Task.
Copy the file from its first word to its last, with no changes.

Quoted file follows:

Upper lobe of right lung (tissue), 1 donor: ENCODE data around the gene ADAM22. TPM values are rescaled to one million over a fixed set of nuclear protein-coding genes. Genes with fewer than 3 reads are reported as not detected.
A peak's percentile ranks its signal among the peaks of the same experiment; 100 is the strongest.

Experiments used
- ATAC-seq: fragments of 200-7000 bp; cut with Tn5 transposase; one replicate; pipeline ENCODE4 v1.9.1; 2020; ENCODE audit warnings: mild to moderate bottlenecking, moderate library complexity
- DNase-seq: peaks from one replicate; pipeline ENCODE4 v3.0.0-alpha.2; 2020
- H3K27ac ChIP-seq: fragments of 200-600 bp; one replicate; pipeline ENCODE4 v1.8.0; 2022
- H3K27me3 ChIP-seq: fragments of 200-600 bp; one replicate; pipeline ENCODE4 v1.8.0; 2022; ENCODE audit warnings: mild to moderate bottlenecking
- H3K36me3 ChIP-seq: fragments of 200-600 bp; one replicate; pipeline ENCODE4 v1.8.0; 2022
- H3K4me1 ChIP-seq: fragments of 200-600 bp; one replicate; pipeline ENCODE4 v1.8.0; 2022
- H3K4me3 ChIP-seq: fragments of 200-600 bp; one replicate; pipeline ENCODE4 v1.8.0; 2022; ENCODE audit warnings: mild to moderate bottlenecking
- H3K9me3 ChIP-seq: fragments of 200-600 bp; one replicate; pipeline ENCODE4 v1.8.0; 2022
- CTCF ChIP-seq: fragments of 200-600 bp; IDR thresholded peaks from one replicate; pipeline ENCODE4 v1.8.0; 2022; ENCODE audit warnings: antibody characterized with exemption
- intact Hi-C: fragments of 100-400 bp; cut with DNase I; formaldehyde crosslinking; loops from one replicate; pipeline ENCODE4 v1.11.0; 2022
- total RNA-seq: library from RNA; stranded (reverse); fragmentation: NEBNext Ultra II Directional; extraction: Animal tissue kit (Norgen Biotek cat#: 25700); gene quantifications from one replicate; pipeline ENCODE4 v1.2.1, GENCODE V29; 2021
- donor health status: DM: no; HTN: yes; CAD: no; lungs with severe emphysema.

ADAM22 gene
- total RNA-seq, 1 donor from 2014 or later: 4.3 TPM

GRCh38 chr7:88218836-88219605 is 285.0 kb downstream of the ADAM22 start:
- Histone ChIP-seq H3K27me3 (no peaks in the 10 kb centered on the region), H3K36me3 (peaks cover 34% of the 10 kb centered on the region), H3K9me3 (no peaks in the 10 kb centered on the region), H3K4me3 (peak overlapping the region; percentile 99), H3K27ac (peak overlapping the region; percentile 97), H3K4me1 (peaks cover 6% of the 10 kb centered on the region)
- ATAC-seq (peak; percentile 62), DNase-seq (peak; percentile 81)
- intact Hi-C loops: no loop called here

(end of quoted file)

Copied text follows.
Upper lobe of right lung (tissue), 1 donor: ENCODE data around the gene ADAM22. TPM values are rescaled to one million over a fixed set of nuclear protein-coding genes. Genes with fewer than 3 reads are reported as not detected.
A peak's percentile ranks its signal among the peaks of the same experiment; 100 is the strongest.

Experiments used
- ATAC-seq: fragments of 200-7000 bp; cut with Tn5 transposase; one replicate; pipeline ENCODE4 v1.9.1; 2020; ENCODE audit warnings: mild to moderate bottlenecking, moderate library complexity
- DNase-seq: peaks from one replicate; pipeline ENCODE4 v3.0.0-alpha.2; 2020
- H3K27ac ChIP-seq: fragments of 200-600 bp; one replicate; pipeline ENCODE4 v1.8.0; 2022
- H3K27me3 ChIP-seq: fragments of 200-600 bp; one replicate; pipeline ENCODE4 v1.8.0; 2022; ENCODE audit warnings: mild to moderate bottlenecking
- H3K36me3 ChIP-seq: fragments of 200-600 bp; one replicate; pipeline ENCODE4 v1.8.0; 2022
- H3K4me1 ChIP-seq: fragments of 200-600 bp; one replicate; pipeline ENCODE4 v1.8.0; 2022
- H3K4me3 ChIP-seq: fragments of 200-600 bp; one replicate; pipeline ENCODE4 v1.8.0; 2022; ENCODE audit warnings: mild to moderate bottlenecking
- H3K9me3 ChIP-seq: fragments of 200-600 bp; one replicate; pipeline ENCODE4 v1.8.0; 2022
- CTCF ChIP-seq: fragments of 200-600 bp; IDR thresholded peaks from one replicate; pipeline ENCODE4 v1.8.0; 2022; ENCODE audit warnings: antibody characterized with exemption
- intact Hi-C: fragments of 100-400 bp; cut with DNase I; formaldehyde crosslinking; loops from one replicate; pipeline ENCODE4 v1.11.0; 2022
- total RNA-seq: library from RNA; stranded (reverse); fragmentation: NEBNext Ultra II Directional; extraction: Animal tissue kit (Norgen Biotek cat#: 25700); gene quantifications from one replicate; pipeline ENCODE4 v1.2.1, GENCODE V29; 2021
- donor health status: DM: no; HTN: yes; CAD: no; lungs with severe emphysema.

ADAM22 gene
- total RNA-seq, 1 donor from 2014 or later: 4.3 TPM

GRCh38 chr7:88218836-88219605 is 285.0 kb downstream of the ADAM22 start:
- Histone ChIP-seq H3K27me3 (no peaks in the 10 kb centered on the region), H3K36me3 (peaks cover 34% of the 10 kb centered on the region), H3K9me3 (no peaks in the 10 kb centered on the region), H3K4me3 (peak overlapping the region; percentile 99), H3K27ac (peak overlapping the region; percentile 97), H3K4me1 (peaks cover 6% of the 10 kb centered on the region)
- ATAC-seq (peak; percentile 62), DNase-seq (peak; percentile 81)
- intact Hi-C loops: no loop called here